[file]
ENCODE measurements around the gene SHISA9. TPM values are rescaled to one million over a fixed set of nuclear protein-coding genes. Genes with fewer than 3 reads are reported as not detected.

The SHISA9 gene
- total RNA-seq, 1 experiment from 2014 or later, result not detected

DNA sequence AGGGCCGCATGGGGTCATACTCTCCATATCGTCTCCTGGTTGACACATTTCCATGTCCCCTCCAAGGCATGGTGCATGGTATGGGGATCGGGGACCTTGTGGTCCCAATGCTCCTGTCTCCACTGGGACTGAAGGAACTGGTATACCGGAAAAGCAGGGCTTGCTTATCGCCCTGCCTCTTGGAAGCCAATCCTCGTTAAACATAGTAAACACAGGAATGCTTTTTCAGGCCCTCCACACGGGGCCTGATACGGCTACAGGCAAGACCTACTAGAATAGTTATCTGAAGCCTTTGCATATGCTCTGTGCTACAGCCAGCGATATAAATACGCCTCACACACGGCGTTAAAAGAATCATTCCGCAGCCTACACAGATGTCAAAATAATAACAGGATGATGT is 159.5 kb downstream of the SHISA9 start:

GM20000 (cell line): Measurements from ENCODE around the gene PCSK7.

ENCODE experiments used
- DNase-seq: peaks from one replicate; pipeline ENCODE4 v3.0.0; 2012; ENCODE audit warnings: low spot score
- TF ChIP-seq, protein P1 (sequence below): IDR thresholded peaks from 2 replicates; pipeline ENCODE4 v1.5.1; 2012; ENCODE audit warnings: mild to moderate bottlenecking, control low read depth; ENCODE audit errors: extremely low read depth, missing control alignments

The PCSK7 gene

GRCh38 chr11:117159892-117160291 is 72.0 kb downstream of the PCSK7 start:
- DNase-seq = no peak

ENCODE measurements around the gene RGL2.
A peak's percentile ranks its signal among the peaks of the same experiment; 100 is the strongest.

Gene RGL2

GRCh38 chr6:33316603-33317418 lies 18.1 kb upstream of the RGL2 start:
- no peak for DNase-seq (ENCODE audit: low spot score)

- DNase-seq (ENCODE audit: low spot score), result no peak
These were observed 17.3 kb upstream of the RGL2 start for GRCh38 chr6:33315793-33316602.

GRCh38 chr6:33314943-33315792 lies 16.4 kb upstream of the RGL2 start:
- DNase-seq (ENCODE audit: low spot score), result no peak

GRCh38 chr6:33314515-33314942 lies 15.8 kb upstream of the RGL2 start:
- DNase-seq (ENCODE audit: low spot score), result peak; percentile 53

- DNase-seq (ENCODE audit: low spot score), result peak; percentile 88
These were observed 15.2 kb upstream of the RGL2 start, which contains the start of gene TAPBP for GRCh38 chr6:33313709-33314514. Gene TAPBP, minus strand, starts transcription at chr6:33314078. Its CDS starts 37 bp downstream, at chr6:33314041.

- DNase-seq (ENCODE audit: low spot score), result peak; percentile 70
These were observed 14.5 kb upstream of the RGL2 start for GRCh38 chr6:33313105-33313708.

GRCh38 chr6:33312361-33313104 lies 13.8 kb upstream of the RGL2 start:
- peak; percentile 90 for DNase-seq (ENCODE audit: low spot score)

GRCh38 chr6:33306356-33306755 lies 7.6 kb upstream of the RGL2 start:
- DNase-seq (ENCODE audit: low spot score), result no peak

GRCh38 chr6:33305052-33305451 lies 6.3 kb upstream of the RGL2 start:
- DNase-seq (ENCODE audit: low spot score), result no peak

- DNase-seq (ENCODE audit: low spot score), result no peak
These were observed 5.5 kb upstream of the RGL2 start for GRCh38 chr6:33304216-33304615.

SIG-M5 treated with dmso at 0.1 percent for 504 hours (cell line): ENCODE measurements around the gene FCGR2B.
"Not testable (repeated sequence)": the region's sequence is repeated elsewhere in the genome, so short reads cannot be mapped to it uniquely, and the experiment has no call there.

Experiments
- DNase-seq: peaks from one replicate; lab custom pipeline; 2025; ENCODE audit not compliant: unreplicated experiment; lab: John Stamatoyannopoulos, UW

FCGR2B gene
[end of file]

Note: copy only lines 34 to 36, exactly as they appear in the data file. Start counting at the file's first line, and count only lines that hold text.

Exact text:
These were observed 5.5 kb upstream of the RGL2 start for GRCh38 chr6:33304216-33304615.

SIG-M5 treated with dmso at 0.1 percent for 504 hours (cell line): ENCODE measurements around the gene FCGR2B.
"Not testable (repeated sequence)": the region's sequence is repeated elsewhere in the genome, so short reads cannot be mapped to it uniquely, and the experiment has no call there.